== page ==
I generally have to agree with tantalus that Argument from Morality doesn't hold up: A good case can and has been made for morality as a form of species self preservation. Murder is bad because it diminishes the gene pool (re Dawkins Selfish Gene theory) but looking after orphans is good because it adds to the human sum etc. This though denies any true form altruism. Just because we have a sense of morality therefore does not mean there necessarily is a God.

I would also comment that religion is not the same as any one persons belief in the Divinity. My belief in God is very personal whereas a religion - any religion - is an organisation of humans normally with a hierarchy that operates within society. The humans that work in the organised religion being fallible and society being interest laden and political any religion is therefore bound to tempted and fall to political manipulation from time to time. I have several times seriously considered becoming a Nun myself as I regard the truest form of real religious observance the deep introspection and simplicity of life that only the Monastery can offer. If you want to 'be religious' 100% it seems to me you must renounce the world. To blame a religion that operates within society for being fallible is akin to saying society isn't perfect. Sure religion has, still is and will be used again as a pretext for war - the war in Syria is touted as Sunni vs Shia but this is abuse of true religion in my view.

I also think it wrong not to see Communism as a form of religion; in many ways it was the supreme attempt to create 'Man as God' that resulted from 19th Century Humanism with a mix of Left Hegelianism. Hell they made Lenin immortal and erected shrines to him everywhere... New Holy Scriptures emerged - from Karl Marx to Mao's Little Red Book. Even a theory of historical progression was dreamed up which showed that Communism was our destiny; heaven on earth. So when you say "the commies caused the most deaths between x and y" in many ways you are blaming a religion. Not that it's High Priests were believers themselves of course - they merely manipulated the existing belief structure and tried to substitute it's icons and festivals with their own, much the same as Christianity itself incorporated and changed many older pagan customs and dates - why do we paint eggs at Easter and when did a Christmas tree appear in Bethlehem? There again in many ways the Communist religion was merely a renewed form of old the oriental idea that Kings should be worshiped and can 'transcend' humanity - Lenin became immortal and 'pure' in the 'true' sense; pilgrimages were to the mausoleum were encouraged and his replica/shrine set up in 10,000 towns. The Party became his priests.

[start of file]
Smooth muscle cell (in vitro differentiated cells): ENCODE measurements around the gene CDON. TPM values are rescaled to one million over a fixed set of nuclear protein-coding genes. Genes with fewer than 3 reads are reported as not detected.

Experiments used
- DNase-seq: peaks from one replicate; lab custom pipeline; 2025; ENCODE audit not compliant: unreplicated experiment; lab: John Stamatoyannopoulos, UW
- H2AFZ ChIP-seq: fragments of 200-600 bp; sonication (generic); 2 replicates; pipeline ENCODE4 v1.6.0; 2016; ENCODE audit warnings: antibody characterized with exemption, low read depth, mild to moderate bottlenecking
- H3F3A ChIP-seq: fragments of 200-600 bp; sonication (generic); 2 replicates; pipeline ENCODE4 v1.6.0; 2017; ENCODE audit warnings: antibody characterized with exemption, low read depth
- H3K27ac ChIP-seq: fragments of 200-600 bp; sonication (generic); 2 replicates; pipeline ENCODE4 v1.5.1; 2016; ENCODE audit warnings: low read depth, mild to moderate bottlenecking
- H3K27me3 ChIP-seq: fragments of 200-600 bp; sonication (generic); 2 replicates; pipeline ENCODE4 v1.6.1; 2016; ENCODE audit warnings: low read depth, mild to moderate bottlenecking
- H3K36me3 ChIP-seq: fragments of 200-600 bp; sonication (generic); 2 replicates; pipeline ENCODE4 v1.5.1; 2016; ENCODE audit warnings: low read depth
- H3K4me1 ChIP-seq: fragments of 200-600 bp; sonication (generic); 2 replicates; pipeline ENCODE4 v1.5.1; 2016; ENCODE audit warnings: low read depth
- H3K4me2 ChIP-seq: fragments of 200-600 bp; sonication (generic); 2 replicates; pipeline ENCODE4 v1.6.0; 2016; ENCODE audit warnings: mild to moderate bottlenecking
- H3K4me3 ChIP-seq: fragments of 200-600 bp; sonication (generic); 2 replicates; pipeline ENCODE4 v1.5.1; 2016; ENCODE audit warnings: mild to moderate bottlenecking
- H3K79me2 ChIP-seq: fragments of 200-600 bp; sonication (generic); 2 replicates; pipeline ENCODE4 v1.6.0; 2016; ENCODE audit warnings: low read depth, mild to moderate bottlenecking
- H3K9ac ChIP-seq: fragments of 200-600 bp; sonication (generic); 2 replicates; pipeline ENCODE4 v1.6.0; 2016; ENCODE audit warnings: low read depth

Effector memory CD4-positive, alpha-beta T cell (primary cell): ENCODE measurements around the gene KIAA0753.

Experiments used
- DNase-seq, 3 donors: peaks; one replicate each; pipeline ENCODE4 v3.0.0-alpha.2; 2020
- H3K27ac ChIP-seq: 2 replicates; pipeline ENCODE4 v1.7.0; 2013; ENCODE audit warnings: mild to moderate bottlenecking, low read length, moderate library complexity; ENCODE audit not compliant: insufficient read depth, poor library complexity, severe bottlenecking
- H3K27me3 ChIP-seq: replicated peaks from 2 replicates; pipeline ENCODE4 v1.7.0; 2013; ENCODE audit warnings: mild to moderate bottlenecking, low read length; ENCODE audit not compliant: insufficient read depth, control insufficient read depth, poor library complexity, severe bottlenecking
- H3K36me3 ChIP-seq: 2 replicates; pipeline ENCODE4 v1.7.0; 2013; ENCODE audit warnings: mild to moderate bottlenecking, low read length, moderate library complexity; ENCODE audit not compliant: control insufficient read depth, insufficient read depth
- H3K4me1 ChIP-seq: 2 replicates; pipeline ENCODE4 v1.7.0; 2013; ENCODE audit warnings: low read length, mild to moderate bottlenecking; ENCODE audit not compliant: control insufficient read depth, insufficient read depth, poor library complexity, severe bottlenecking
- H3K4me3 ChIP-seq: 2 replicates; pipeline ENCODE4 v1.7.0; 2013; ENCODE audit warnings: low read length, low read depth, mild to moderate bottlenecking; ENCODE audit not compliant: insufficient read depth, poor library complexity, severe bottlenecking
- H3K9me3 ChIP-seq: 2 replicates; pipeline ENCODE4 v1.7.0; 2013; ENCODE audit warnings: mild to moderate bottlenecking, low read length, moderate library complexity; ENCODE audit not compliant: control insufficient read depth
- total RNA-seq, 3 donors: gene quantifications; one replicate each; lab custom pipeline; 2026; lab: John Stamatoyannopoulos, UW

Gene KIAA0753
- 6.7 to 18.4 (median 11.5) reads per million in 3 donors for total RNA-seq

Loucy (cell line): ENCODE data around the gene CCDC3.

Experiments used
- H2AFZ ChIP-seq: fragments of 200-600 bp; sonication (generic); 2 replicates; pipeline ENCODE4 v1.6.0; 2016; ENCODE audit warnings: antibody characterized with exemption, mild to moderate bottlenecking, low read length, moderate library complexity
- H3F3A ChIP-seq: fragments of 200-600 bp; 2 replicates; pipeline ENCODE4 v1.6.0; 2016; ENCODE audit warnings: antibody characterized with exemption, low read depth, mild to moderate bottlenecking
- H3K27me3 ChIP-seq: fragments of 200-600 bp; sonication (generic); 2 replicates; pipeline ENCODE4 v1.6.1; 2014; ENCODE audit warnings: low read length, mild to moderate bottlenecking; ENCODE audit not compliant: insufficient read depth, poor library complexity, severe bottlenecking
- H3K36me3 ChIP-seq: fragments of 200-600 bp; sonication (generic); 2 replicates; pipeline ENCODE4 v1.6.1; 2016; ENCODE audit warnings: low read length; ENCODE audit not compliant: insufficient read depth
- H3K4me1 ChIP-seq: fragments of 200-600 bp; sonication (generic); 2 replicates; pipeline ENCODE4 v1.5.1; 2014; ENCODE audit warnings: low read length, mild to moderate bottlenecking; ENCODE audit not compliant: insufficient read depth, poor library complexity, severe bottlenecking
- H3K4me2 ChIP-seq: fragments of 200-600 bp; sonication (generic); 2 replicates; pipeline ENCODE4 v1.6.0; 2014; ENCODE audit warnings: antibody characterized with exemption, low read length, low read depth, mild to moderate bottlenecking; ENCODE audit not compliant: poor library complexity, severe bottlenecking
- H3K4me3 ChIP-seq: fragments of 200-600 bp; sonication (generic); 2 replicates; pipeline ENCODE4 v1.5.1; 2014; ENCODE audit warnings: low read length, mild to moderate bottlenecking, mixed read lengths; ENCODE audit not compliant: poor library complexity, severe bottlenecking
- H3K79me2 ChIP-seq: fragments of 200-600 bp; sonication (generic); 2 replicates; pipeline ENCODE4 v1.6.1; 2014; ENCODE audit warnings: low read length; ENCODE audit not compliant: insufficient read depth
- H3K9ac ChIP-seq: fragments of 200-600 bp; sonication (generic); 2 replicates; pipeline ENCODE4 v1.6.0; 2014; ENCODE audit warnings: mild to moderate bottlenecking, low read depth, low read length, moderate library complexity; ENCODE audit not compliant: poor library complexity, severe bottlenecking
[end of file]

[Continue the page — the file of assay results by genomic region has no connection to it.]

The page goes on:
Regarding the religions of others - be it the Aztecs or those of ancient societies such as Carthage that we know to have practiced human sacrifice and others that used and stil worship polytheistically, I do not think we have the right to say they were or are wrong. Each culture represents their theism in different ways but this does not mean that religion is just a cultural phenomenon but rather that the belief in divinity is trans cultural - it is part of the 'human condition'. I must admit I would find it hard myself to pray the elephant God Ganesh but I can respect another persons faith as being of the same qualititative value as mine. In general I believe religion has been positive sociologically for humanity. Faith is more what matters though and is individual and private, no doubt all theists arrive by different paths, some look into the abyss and others have 'religious experiences', Saul on the road to Damascus or Lewis Carroll on a tram. I personally count myself lucky to have crossed the 'leap of faith' and know with surety that that there is a Divinity from where I came and to which I will return. I am quite sure when meet 'intelligent' aliens (or when we admit having met them perhaps) they will have a divinity too.

tantalus
29 Dec 14,, 20:01
Is there a genetic component for our need to group? Yes, all species are born with it in order to survive. Beyond that, no, the moralities are nurture, not nature and are necessary for the survival of a tribe.
Nature and nurture interact to produce the effect. The basic tendency to believe that killing a person is wrong, to have a sense of fairness, to desire cheaters to be punished are innate in humans, you don't need society to teach people from scratch to feel these emotions. Society can alter the perception of the circumstance of a moral killing, but people will always grow up to believe it is immoral to kill certain people, or that people who steal from them have committed an immoral act, ergo, an innate sense of morality, a very basic moral structure, which is then shaped by the person's environment.